pharrison@ emsinc.com or Call Job Line 1-888-395-2020 ext 3336 State your name, number & city with your message.

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Part Time MACHINIST Starting wage $10.00 an hour. Send resume to: P.O. Box 462 Auburn, IN 46706

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Garrett-Keyser-Butler Community Head Start and Early Head Start Program has the following position available -

TEACHER AIDE HS Diploma or GED required. Apply at: Garrett Head Start 504 South Second St. Garrett, IN

We Know What Makes YOU

Click! Click your way up the corporate ladder when you log on to

kpcnews.com

KPC Media Group Inc.

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Classifieds

1-877-791-7877 kpcnews.com

The

Star

THE NEWS SUN THE

HERALD

REPUBLICAN

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Walmart Kendallville Stocking bread for Holsum Bakery. Self motivated, dependable, own transportation, casual dress No benefits, insurance or vacation. Days needed Wednesday, morning 6am Friday, 3pm Saturday, 1pm and 5pm Sunday 6am and 2pm All subject to change. •Week total hrs approximate 10 •Starting pay $9.00 per hour Will work every weekend and holidays. Physical job must be able to lift 30 lbs. Must be 18 yrs old. Must live within a 5 mile radius of store. Great job for retiree or housewife. Must take drug screen. Holsum pays for screening. Call Monday - Friday 8am - 4 pm

✦ ✦ ✦ ✦ ✦ Superintendent

The Town of Waterloo has an opening for the position of Sewer Department Superintendent. This position is responsible for the management, operation and maintenance of the Town’s .369 MGD Wastewater Treatment Plant and lift stations. The applicant must be a high school graduate (college education preferred) and possess a State of Indiana Class II certification in Wastewater Treatment Plant Operation. Experience and possession of DSM and WT3 Drinking Water Certifications is desirable. Applicant shall also possess a valid State of Indiana driver’s license. The Town of Waterloo is an Equal Opportunity Employer and offers a competitive salary and benefits package. Interested individuals should mail their resumes to: Town of Waterloo, Attn: Town Manager, P.O. Box 96, Waterloo, Indiana 46793. Please mark all correspondence regarding application for this position “Confidential-Job Application.” Include proof of possession of current state certifications and driver’s license.

✦ ✦ ✦ ✦ ✦ Drivers Driver Trainees Needed Now! Learn o drive for US Xpress! Earn $800+ per week! No experience needed! CDL-Trained and Job Ready in 15 days! 1-800-882-7364

Construction

THERMA TRU Assembly/Production Workers

(Ligonier Facility)

FULL TIME TELLER SUPERVISOR POSITION

LOCATED AT THE BUTLER OFFICE OF FARMERS & MERCHANTS STATE BANK.

SEARCHING FOR THE LATEST NEWS?

CLICK ON

For a description of duties and qualifications please visit www.fm-bank.com. Respond only if your background matches our requirements and duties listed. Please email or mail resume, professional reference list and a letter outlining your qualifications. Refer to job # D 090413 and email in a Word format to HumanResources@fm-bank.com or mail Attn: Human Resource Department, Farmers & Merchants State Bank, Box 216 Archbold OH 43502. Resumes must be received by September 23, 2013. An equal opportunity employer.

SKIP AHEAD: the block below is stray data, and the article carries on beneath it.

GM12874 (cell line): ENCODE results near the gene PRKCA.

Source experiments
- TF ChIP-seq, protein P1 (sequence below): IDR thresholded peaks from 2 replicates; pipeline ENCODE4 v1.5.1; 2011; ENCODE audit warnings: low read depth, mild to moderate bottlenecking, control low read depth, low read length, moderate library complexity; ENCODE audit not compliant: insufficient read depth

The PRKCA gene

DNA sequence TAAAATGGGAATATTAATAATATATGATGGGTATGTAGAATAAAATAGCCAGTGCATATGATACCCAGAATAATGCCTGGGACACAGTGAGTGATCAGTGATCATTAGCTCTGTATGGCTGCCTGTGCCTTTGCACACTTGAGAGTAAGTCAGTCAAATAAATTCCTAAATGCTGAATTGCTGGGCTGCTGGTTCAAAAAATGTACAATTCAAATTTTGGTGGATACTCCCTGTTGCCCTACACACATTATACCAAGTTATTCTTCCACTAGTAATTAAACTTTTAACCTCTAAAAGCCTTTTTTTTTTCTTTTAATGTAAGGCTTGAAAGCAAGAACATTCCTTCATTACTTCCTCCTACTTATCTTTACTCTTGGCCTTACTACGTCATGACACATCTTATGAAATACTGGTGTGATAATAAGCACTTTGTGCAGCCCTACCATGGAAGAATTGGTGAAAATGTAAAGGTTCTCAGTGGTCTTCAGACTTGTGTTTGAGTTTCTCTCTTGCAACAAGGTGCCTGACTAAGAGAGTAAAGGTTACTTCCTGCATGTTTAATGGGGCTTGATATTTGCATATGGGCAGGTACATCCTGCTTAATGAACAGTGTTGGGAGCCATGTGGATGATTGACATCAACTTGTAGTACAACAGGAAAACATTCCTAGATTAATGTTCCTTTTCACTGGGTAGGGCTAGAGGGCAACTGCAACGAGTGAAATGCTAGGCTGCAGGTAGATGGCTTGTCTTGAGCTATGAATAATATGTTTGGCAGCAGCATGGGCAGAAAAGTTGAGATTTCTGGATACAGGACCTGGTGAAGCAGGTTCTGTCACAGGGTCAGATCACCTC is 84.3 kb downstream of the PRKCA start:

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Sudoku Puzzle Complete the grid so that every row, column and 3x3 box contains every digit from 1 to 9 inclusively.

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Difficult rating: DIFFICULT 9-21 KEYFLOW CREATIVE

DIGITAL MEDIA ACCOUNT EXECUTIVE

We don’t frown at socializing on Facebook, Twitter, Instagram or even making professional connections on Linkedin while working – at Keyflow Creative it’s a job requirement! If the ever evolving digital world is a large part of your personal life, you should make it a career.

EOE

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INDEPENDENT Adult Motor Route for Auburn/Corunna Area

CONTRACTORS Circulation Department Contact: Christy Day

• Valid Driver’s License • Responsible Adult • Reliable Transportation • Available 7 days a week

118 W 9th St., Auburn, IN Phone: 260-925-2611 ext. 17 E-mail: cday@kpcmedia.com Carriers are independent contractors and not employees.

• Diploma/GED required • Must be able to work weekends • Must be able to work overtime

RN ON SITE SUPPLEMENTAL IU Health Workplace Services seeks an Occupational Health Services Nurse for a manufacturing facility.

• Location: Fremont, Indiana • Hours: Supplemental (8 hour/month, potential to increase) • Pay rate: $27- 29/hour Must have Indiana nursing license; prefer 2 years nursing experience; team player with energetic personality, positive attitude. Nurse will work outside traditional practice setting and play vital role in employee health and wellness at a manufacturing facility. Responsibilities: work site injury triage, preventative checks, annual health screenings. Contact Joy Fay, Nurse Recruiter, at jfay@iuhealth.org to apply.

KPC Media Group has a full-time opening for an advertising sales representative in its Kendallville office. This is primarily an inside sales position, handling business and private party customers. Working with the Advertising Director, other sales representatives and support personnel, the sales representative will strive to attain personal and team goals. The ideal candidate will be a customer-focused, goal-oriented individual with excellent grammar, spelling, telephone and computer skills. KPC is a family-owned company that has been serving northeastern Indiana for more than 100 years. We offer a competitive salary and benefits. Send a resume to KPC Media Group Inc., PO Box 39, Kendallville, IN 46755 or e-mail nsible@kpcmedia.com